The contract of Brooks Orpik has become this offseason’s hot-button issue around the Washington Capitals, the item asked whenever some new, relevant official, coach and player faces the media. Internally, the Capitals – everyone from assistant coach Todd Reirden to Coach Barry Trotz to general manager Brian MacLellan – have lauded Orpik’s leadership, his ability to guide young talent and a tireless work ethic.
These are the traits, they have said, which attracted them to Orpik, which persuaded them to sign him for five years, $27.5 million on July 1. The deal consequently drew widespread criticism about both its value and length, disconnected from the defenseman’s below-average advanced metrics. On Saturday, when Orpik’s former teammate and the owner who authorized the contract spoke, they both stuck to the praise that has defined the organization’s view on the signing.
“Steady,” said defenseman Matt Niskanen, who played with Orpik in Pittsburgh. “That’s the best word I can say. He’s real steady positionally, he’s still got that real physical edge. He can bring that. He’s a strong human being. He’s a workout freak. You know he’s going to be in excellent shape.
“He’s a leader – that’s another element that people can’t ever see, just the guys in the room. He’s got a lot of experience – he’s been on bad teams and he’s been on championship teams and everywhere in between. So he knows what it takes – the chemistry, the work ethic, he knows what it takes to win and I think that will add a lot to our group and get us headed in the right direction.”`
On Feb. 21, 2011, when Dallas dealt Niskanen to the Penguins, he began looking up to Orpik, studying his process in the gym, his work in practice, his nutritional habits and attention to detail. Even now, after the Capitals signed Niskanen to a seven-year, $40.25-million deal, he carried to his new city some of the lessons learned from Orpik.
Perhaps what Niskanen learned helped him last season, when over 81 games he set career highs in nearly every statistical category (46 points, 10 goals, 36 assists). But now Orpik finds himself in a pressure-filled situation, greeted to his first NHL team outside Pittsburgh with plenty of discourse scrutinizing the advanced metrics and details of the contract.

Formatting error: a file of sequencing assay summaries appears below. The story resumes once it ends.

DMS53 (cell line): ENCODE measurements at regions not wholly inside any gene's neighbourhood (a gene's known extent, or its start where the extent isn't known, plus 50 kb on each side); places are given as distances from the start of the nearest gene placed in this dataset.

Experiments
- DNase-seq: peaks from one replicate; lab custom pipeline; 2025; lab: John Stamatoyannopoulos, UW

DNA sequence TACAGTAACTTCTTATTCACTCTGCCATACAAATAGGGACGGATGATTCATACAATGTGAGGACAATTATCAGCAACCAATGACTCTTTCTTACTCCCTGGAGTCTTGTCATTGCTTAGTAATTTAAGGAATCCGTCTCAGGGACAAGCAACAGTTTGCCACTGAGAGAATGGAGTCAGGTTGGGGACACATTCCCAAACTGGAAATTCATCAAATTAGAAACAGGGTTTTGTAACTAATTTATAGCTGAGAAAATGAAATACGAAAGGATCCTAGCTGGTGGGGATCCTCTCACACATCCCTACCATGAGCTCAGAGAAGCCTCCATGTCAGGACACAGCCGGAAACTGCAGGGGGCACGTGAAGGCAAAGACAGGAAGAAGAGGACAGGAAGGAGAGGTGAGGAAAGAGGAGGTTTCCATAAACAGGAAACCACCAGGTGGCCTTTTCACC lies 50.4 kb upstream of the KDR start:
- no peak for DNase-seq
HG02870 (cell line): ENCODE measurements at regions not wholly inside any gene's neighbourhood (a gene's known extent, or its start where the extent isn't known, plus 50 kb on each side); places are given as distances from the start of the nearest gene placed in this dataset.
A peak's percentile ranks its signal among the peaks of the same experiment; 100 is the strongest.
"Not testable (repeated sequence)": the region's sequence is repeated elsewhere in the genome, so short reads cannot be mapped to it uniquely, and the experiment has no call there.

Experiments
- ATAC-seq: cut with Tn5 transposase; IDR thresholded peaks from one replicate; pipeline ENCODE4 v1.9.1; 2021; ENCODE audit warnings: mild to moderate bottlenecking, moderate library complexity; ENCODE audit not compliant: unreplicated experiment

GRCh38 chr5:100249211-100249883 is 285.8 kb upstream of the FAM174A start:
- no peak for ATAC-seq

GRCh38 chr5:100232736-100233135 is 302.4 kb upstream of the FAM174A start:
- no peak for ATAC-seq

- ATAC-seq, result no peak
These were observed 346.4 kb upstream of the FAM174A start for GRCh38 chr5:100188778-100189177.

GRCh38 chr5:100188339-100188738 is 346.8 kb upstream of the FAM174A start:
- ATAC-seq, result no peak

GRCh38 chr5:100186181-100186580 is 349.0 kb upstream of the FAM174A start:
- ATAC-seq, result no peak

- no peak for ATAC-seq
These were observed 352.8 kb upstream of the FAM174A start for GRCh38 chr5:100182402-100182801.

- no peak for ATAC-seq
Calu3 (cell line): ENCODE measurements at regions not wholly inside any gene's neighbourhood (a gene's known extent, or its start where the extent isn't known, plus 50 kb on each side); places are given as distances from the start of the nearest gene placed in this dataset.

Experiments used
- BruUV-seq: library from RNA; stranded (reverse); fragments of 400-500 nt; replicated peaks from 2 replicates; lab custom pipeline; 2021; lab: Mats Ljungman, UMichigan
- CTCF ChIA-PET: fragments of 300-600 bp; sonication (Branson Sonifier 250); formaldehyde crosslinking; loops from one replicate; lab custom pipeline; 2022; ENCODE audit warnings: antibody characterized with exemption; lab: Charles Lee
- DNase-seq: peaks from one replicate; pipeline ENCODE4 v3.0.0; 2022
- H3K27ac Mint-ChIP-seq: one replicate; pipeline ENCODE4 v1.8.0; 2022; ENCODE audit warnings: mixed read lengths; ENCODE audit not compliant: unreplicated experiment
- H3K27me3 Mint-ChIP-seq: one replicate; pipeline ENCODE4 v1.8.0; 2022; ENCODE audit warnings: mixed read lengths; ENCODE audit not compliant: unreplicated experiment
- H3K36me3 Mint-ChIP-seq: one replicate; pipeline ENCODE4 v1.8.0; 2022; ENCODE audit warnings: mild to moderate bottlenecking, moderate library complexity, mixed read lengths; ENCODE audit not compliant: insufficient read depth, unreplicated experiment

This did not sit well with Leonsis.
“I hope you won’t take this the wrong way, but I don’t listen much anymore to what you guys say,” he said. “I think it’s your jobs, and I was a little disappointed that it’s not the right way to welcome somebody to a new team and a new city, a guy who has been in the league a long, long time. He’s a guy who has intangibles of leadership and he’s tough as nails and one the coaches and [MacLellan] respect very much. I think he’s a good player.”
With development camp over, the hockey world essentially shuts down until September, when rookie camp begets training camp, which begets a new season. Only then will the Orpik deal get judged based on results with the Capitals, but the team has been steadfast in defending its new defenseman, which has given Washington what Leonsis called its deepest blue line since he became owner.
“There’s a lot of ways that you have to improve the team,” Leonsis said. “Frankly, the way we’ll get better is our core foundational players will get better. We need more from our leaders. We need some of our players who have not been healthy to get healthy and contribute. This is the ultimate team enterprise. I own an NBA team, it’s very different. You have five guys and you play a rotation of eight. In hockey, you just need a lot of depth. For us to go six or seven deep now feels really good and it also gives a lot of comfort to Alex Ovechkin and to Nick Backstrom. They see come playoff time the teams with good goaltending and good defense tend to do well in the playoffs.”